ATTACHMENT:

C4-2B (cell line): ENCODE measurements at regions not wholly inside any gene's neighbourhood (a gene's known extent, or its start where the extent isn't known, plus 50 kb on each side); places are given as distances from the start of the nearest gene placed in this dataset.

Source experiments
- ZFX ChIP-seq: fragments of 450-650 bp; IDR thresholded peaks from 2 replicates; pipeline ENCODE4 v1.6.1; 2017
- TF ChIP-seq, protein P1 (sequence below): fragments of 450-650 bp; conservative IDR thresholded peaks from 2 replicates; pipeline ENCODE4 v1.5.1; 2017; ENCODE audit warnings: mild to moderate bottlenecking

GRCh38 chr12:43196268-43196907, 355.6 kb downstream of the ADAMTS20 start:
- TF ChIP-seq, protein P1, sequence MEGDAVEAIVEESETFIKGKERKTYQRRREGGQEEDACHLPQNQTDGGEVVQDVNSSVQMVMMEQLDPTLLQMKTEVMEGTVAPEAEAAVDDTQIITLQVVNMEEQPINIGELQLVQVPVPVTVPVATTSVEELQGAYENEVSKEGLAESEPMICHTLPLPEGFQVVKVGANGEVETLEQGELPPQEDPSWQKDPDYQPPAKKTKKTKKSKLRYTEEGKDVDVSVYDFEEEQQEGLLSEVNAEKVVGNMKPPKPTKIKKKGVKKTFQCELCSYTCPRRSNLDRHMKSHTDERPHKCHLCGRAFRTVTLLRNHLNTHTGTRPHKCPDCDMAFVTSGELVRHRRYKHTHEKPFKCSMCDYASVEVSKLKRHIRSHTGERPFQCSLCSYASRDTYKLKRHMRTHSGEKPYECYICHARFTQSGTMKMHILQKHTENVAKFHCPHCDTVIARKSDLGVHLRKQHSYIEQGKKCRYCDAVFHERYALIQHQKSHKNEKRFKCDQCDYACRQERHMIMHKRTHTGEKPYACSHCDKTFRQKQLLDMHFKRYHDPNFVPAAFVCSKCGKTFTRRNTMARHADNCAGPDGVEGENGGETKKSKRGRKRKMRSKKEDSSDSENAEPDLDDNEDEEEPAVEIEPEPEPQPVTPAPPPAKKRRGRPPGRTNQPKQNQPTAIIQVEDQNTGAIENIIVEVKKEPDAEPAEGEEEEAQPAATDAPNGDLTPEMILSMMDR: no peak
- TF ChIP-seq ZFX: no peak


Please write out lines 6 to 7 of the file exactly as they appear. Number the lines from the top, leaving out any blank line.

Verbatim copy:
- TF ChIP-seq, protein P1, sequence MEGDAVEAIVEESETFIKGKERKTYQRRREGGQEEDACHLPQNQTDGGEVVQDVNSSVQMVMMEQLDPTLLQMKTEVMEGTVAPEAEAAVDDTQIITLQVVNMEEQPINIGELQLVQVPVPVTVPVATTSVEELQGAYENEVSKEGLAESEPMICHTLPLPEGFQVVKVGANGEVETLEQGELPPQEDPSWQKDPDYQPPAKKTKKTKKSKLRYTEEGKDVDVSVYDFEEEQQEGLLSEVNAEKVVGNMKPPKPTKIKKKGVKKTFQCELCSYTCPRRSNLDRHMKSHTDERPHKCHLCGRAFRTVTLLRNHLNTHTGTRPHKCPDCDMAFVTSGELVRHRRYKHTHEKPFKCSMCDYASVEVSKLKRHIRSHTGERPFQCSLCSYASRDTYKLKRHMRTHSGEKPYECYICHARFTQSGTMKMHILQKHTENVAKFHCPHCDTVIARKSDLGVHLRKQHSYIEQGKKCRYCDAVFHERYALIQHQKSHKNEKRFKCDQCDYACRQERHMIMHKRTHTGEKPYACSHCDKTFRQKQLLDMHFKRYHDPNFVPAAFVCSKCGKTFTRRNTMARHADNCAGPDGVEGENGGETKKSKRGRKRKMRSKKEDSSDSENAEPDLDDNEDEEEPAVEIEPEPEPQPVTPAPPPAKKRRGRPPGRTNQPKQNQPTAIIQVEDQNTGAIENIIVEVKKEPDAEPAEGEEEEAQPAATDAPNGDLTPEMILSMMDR: no peak
- TF ChIP-seq ZFX: no peak